The right-hand chords in An Sylvia, on the other hand, plod a little here, and I feel sure that a modern piano would have helped differentiate between the two elements which make up the accompaniment of this very familiar song. Only at a very few points in the recital, however – when one notices the lack of sustaining power in the upper register, for example – does the fortepiano remind me of the instrument that used to sit in grandma’s best room. If this comparison seems flippant, please believe that it is seriously meant.

The programme has been carefully compiled. In general, poets are kept together, with seven Goethe settings to open the recital, for example. And it all flows well, as when a poised Du bist di Ruh’ is followed by a deliciously light-hearted Lachen und Weinen.

Already mentioned is Auger’s skill in varying the different verses of strophic songs. In Wiegenlied, a subtly veiled tone and reducing the already restrained dynamic level still further in the third verse is enough to create a personal reading without overwhelming what is musically a very simple song. These small details serve to freshen up some very familiar repertoire: careful control of dynamics allows The Trout to remain a cheerful experience without diminishing the impact of the little drama at the heart of the story.

This is fine singing, and Lambert Orkis is fully at one with his singer. If the overall effect is a little bland – and it is – I think this is because the recital seems resolutely small-scale. Then there many old favourites here, and we are bound to have performances of them that we cherish. I usually want to go back to Janet Baker in Die junge Nonne, for example. She penetrates to the heart of the words and music more profoundly than Auger does here, beautifully though she sings. An die Musik is given a lovely performance, but I think I will never hear one of this miraculous piece to match that of Thomas Quasthoff, recorded at the Wigmore Hall in January 1997, and released on a BBC Music Magazine disc. There are other examples, but listeners without such baggage will not have this problem, and in any event the recital is very pleasing on its own terms. All the same, I think I’m likely to come back to those songs with which I was least familiar. The gentle melancholy of An Grabe Anselmos, for example, is a particular pleasure, especially in a performance as beautifully poised and expressive as this.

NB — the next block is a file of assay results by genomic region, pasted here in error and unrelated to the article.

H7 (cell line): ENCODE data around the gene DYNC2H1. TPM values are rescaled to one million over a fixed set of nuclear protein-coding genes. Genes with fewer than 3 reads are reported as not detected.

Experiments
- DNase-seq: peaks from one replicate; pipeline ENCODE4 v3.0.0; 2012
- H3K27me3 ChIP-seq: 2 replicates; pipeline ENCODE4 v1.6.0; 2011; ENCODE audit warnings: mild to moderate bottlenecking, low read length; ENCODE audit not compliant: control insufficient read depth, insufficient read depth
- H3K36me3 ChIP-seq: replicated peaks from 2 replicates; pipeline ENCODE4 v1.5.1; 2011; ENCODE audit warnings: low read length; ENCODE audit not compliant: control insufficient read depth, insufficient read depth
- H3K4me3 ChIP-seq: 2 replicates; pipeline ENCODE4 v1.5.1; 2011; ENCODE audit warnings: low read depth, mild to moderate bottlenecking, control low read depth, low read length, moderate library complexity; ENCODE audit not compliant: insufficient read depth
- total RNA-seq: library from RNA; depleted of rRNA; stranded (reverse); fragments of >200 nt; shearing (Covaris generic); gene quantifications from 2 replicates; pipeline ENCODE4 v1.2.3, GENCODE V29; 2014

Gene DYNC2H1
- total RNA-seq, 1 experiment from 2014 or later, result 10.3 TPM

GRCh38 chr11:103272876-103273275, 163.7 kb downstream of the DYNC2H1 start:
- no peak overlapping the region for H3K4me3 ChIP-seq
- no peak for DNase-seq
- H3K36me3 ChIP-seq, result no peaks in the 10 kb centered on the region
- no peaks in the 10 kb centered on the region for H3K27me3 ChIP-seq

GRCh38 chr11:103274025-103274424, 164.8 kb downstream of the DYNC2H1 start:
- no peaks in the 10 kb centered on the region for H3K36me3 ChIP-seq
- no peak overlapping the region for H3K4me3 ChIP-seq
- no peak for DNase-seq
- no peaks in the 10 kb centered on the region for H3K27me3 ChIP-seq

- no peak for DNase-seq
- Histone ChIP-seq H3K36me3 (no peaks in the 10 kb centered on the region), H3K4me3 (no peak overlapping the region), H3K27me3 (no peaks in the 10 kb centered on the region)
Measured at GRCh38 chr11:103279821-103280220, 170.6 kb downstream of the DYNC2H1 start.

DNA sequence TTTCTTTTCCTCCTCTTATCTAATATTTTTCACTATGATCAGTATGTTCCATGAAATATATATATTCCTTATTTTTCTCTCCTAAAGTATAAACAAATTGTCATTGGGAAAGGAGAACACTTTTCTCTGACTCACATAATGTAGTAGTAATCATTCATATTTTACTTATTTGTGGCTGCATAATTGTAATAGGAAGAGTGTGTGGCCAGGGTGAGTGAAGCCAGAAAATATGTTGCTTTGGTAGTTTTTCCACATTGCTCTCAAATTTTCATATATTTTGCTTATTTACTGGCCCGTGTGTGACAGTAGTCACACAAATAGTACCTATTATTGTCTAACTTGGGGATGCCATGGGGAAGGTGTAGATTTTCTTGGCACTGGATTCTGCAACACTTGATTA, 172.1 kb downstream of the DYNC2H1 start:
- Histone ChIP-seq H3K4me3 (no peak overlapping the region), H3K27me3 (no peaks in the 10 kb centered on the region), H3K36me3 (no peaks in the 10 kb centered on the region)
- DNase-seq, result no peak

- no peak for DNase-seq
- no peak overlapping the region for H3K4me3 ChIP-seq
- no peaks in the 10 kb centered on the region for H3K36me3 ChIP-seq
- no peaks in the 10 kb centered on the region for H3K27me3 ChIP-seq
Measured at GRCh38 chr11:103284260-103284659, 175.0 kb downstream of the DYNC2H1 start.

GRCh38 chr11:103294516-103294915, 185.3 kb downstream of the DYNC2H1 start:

I subjected only one song to comparative listening, the sublime Rückert setting Dass sie hier gewesen. It was an instructive exercise, showing how different three artists can be in the same song whilst remaining true to it. Philip Langridge (Hyperion) seems very slow, the regret and sadness at love unsatisfied heartbreakingly expressed. Lucia Popp’s even slower, live performance (BBC Legends), brings an almost operatic intensity. Arleen Auger is more straightforward, with greater variety of tempo within the song, the sadness more restrained. She more than holds her own in this group of three, all now gone, all so sadly missed.

William Hedley